Aspartame and Rumsfeld's Disease- A Politically-Induced Biochemical Disaster Of Global Proportions
Donald Rumsfeld was known throughout the world as the zealous U.S. Secretary of Defense who is waging a global "war on terror" in search of "terrorists" and "weapons of mass destruction." Most people, however, are not aware that Rumsfeld himself unleashed a chemical weapon of mass destruction upon the world in 1981-and it is still out there destroying people all over the world. That "W.M. D." is aspartame and it has been scientifically and anecdotally linked to millions of chronic illnesses and deaths.
The evidence shows that, with full knowledge of aspartame’s neurotoxicity and carcinogenicity, Rumsfeld, as the CEO of G.D. Searle, Co., "called in his markers" to achieve U.S. Food and Drug Administration (FDA) approval for the artificial sweetener aspartame, better known by its trade name "NutraSweet."
Consumer advocate attorney Jim Turner, who was instrumental in the 1969 banning of cyclamate in the U.S. for its link to various forms of cancer, met with representatives of aspartame approval petitioner Searle in 1974. The main topic of discussion was neuroscientist Dr. John Olney’s 1971 study which showed that aspartic acid caused lesions in the brains of infant mice. According to Turner, arguably the world’s foremost authority on aspartame’s dubious legal history, Rumsfeld was apparently hired by Searle for one specific purpose: To obtain FDA approval for aspartame.
Betty Martini is the director of Mission Possible, a worldwide consumer advocacy organization formed in 1992 as a voice for those demanding that the FDA reverse its approval of aspartame and order its removal from foods, beverages and medical preparations. Martini is even more bold in her charges against Rumsfeld. Martini believes the Washington insider, former three-term U.S. Rep. From Illinois (1962-1968), secretary of defense (1975-1977) and executive assistant to President Gerald Ford, was hired by Searle because, "He was willing to get a deadly chemical poison, aspartame, approved for human consumption"
In December, 1965 Searle chemist James Schlatter discovered aspartame while working on an ulcer drug. The substance, comprised of 50 percent synthetic phenylalanine, 40 percent synthetic aspartic acid and 10 percent methanol, was about 200 times sweeter than sugar by weight and had no calories. By spring, 1967, Searle began conducting safety trials in preparation for petitioning the FDA for product approval.
Soon after the trials began, lab animals (monkeys and mice) began experiencing adverse effects ranging from brain lesions and tumors to seizures and death. Yet Searle petitioned the FDA for aspartame approval in February, 1973. According to Turner, Searle provided the FDA with over 100 studies claiming they proved aspartame was "safe." Independent analyses of these studies, however, proves conclusively that aspartame is actually a dangerous, neurotoxic, carcinogenic and highly-addictive drug.
Trusting Searle’s promise that aspartame was safe, the FDA approved the limited use of aspartame in dry goods on July 26, 1974. Turner and Dr. Olney formally objected to the approval. Their petition triggered an FDA investigation of Searle’s lab practices which proved that Searle had provided the FDA with inaccurate conclusions resulting from manipulated data derived from poorly-designed studies. The FDA reversed its decision to approve aspartame in dry goods.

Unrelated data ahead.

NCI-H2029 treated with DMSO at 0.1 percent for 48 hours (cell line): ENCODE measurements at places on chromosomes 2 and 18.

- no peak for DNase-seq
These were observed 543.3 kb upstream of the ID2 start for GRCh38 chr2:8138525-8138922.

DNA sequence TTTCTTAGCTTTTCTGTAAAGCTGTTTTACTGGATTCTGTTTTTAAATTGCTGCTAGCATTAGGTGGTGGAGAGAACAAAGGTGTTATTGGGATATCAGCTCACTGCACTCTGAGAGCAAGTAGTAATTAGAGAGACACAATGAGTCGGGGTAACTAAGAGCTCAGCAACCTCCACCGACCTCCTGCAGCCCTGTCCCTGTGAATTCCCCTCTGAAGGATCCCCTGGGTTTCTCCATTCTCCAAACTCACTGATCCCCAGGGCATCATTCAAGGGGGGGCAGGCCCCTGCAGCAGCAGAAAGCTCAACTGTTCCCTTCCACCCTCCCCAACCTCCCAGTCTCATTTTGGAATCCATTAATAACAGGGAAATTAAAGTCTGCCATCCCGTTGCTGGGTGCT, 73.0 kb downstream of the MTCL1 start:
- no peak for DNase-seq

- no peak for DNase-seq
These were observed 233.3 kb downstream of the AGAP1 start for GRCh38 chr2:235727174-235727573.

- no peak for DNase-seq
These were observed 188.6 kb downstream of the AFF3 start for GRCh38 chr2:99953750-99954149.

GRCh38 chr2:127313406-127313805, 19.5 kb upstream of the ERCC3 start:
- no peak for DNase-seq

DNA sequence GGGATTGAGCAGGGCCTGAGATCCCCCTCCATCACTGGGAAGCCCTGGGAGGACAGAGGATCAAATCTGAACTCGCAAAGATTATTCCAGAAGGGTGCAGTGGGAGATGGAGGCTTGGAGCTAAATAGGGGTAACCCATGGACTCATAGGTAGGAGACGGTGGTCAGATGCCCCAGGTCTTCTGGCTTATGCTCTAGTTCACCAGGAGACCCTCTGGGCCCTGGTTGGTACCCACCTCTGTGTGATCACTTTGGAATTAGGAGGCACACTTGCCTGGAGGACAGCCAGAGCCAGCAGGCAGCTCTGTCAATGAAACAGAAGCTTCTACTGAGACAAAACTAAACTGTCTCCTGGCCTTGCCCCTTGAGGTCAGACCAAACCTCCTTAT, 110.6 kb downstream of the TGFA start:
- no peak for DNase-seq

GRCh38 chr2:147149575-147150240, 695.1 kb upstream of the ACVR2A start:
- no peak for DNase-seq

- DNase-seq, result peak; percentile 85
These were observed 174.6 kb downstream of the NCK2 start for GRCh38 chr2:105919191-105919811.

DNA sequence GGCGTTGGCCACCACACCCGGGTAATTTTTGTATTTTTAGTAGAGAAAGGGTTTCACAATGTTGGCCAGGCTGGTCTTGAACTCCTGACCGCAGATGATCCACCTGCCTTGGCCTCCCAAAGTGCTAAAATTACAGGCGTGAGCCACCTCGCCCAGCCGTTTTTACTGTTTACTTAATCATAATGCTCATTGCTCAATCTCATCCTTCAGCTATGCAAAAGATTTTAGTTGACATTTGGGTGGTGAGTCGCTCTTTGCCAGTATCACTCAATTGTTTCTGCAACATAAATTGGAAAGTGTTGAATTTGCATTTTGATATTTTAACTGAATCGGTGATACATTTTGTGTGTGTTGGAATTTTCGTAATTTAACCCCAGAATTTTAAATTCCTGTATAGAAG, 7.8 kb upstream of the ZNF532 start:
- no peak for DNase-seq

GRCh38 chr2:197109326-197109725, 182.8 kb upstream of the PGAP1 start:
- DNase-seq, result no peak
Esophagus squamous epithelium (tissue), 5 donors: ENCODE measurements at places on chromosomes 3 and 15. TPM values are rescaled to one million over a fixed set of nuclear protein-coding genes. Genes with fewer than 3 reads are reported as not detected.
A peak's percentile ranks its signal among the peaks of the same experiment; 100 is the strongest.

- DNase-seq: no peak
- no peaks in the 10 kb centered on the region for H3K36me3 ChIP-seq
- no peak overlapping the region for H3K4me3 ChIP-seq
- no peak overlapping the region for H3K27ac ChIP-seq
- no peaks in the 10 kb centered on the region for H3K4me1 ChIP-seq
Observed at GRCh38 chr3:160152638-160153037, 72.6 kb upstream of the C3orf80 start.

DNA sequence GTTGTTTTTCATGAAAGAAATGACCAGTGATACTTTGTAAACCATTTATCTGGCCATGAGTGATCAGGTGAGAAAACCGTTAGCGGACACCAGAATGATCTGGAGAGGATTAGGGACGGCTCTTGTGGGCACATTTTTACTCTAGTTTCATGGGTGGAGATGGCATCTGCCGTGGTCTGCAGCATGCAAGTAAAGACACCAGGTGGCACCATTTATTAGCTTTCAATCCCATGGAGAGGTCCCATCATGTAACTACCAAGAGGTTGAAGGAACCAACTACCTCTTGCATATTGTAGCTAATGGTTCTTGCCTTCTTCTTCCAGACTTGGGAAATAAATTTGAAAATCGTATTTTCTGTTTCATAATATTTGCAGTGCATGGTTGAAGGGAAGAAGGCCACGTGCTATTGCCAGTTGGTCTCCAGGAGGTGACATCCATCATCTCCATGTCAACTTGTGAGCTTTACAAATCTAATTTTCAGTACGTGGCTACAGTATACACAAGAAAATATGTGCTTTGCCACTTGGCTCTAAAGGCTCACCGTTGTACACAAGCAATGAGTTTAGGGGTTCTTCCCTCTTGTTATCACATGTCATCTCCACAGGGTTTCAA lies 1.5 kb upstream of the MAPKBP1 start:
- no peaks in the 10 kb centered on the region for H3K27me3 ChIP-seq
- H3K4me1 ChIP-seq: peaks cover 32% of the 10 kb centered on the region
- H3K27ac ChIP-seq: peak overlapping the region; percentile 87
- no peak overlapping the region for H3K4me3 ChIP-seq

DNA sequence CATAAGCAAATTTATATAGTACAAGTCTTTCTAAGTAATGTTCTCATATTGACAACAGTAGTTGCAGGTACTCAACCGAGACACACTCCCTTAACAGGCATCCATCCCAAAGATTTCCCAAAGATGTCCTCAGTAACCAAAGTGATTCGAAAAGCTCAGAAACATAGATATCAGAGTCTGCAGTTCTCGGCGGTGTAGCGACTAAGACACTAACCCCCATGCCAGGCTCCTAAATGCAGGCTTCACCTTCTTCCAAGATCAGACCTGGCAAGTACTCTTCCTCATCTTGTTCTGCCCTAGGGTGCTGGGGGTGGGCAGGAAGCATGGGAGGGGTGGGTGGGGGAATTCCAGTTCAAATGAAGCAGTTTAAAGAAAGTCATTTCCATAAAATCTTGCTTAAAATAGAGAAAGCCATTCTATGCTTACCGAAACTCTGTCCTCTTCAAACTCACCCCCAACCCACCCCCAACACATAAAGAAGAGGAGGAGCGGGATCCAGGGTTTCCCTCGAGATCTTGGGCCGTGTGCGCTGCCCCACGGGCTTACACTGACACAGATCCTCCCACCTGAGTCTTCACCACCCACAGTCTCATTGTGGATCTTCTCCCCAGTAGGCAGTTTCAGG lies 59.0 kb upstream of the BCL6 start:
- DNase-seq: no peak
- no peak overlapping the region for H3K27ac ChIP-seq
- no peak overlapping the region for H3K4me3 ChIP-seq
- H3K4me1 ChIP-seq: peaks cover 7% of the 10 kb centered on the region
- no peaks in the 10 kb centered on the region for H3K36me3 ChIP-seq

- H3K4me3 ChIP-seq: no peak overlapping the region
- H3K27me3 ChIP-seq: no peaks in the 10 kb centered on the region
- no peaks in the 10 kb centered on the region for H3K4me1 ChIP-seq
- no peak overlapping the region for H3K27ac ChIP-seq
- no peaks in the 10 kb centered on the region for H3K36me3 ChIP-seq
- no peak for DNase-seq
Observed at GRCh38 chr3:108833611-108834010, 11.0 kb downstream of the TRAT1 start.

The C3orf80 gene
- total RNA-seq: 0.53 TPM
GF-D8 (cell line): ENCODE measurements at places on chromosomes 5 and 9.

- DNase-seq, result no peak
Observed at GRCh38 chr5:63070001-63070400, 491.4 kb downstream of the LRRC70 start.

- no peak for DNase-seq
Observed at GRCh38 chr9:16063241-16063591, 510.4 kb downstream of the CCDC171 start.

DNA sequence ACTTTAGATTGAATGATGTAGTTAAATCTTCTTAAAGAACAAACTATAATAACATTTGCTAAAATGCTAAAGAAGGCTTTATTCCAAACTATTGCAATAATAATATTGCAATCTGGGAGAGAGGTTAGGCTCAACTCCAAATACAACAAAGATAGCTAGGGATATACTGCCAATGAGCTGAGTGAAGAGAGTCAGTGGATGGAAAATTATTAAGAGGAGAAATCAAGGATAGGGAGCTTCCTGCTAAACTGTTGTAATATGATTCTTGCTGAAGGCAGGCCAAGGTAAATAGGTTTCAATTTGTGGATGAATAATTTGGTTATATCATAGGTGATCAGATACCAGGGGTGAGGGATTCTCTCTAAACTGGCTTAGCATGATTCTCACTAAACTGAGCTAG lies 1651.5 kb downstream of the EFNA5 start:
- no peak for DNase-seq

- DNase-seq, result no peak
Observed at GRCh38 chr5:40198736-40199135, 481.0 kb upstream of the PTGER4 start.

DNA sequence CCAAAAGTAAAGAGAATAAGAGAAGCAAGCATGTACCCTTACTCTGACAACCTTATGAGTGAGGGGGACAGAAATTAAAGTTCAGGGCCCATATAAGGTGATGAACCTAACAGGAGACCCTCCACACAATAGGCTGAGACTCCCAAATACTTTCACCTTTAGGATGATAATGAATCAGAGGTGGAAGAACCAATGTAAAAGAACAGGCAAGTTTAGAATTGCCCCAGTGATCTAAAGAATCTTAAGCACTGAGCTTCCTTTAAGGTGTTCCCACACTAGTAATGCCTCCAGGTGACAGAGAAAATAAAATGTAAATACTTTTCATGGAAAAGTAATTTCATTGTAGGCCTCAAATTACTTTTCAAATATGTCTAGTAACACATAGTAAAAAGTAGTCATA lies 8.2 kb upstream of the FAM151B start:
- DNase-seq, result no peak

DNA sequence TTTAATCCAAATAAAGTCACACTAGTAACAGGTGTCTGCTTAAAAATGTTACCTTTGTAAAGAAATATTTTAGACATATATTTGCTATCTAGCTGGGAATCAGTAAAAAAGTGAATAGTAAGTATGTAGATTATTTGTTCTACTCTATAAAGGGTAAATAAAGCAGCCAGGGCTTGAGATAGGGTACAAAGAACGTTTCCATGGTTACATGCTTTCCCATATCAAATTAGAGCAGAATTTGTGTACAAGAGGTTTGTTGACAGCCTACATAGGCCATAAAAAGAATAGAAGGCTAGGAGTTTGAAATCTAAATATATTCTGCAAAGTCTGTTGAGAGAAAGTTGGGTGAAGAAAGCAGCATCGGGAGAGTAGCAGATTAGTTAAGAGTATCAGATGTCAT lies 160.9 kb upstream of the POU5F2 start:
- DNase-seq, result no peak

On January 10, 1977, the FDA formally requested that the U.S. Department of Justice convene a federal grand jury to determine if Searle should be criminally indicted for "concealing material facts and making false statements" with regard to its petition for aspartame approval.
Among the many charges FDA investigators made about Searle’s shoddy lab practices was how rats that developed tumors would undergo surgical removal of the tumors and then be placed back into the study as if nothing had happened to them.
The grand jury investigation was led by U.S. Attorney Samuel Skinner. In July 1, 1977, while the investigation was being conducted, Skinner left the Justice Department and took a job with Sidley & Austin-the law firm representing Searle. The statute of limitations eventually ran out and the grand jury disbanded without reaching any conclusions regarding Searle and its lab practices.
Amid this controversy, Rumsfeld was hired as Searle CEO on March 8, 1977 and immediately began cleaning house. Rumsfeld, who had no previous business executive experience before becoming CEO of Searle, reorganized several departments in the company and fired many of its high-level managers, replacing them with other politically-connected Washington, D.C., insiders.
Though the controversies deepened and the evidence proving the poisonous nature of his company’s product continued to accumulate, Rumsfeld and his team continued to push for FDA approval of aspartame.
A team of FDA investigators headed by Jerome Bressler attempted to block Rumsfeld, et. al, by publishing what has become known as the "Bressler Report" on August 1, 1977. The report cited several instances where Searle intentionally misled the FDA in its petition for marketplace approval of aspartame. The FDA then formed a public board of inquiry (PBOI) in 1979 to rule on the myriad safety issues surrounding aspartame.
By this time, FDA investigators and independent scientists had exhaustively reviewed the Searle studies and additional studies had been conducted. There was no doubt, based upon objective analyses of evidence that had accumulated for over a decade, that aspartame was deathly poisonous to lab animals and caused a statistically significant number of them to develop tumors.
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